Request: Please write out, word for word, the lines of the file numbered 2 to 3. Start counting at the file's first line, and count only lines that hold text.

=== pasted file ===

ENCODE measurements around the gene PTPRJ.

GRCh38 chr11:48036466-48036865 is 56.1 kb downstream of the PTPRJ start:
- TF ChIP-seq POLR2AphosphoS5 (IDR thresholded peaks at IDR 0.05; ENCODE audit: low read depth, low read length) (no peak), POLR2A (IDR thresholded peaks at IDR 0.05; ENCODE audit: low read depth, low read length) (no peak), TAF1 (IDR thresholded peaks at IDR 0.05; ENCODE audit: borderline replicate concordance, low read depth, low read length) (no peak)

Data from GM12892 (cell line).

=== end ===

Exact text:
GRCh38 chr11:48036466-48036865 is 56.1 kb downstream of the PTPRJ start:
- TF ChIP-seq POLR2AphosphoS5 (IDR thresholded peaks at IDR 0.05; ENCODE audit: low read depth, low read length) (no peak), POLR2A (IDR thresholded peaks at IDR 0.05; ENCODE audit: low read depth, low read length) (no peak), TAF1 (IDR thresholded peaks at IDR 0.05; ENCODE audit: borderline replicate concordance, low read depth, low read length) (no peak)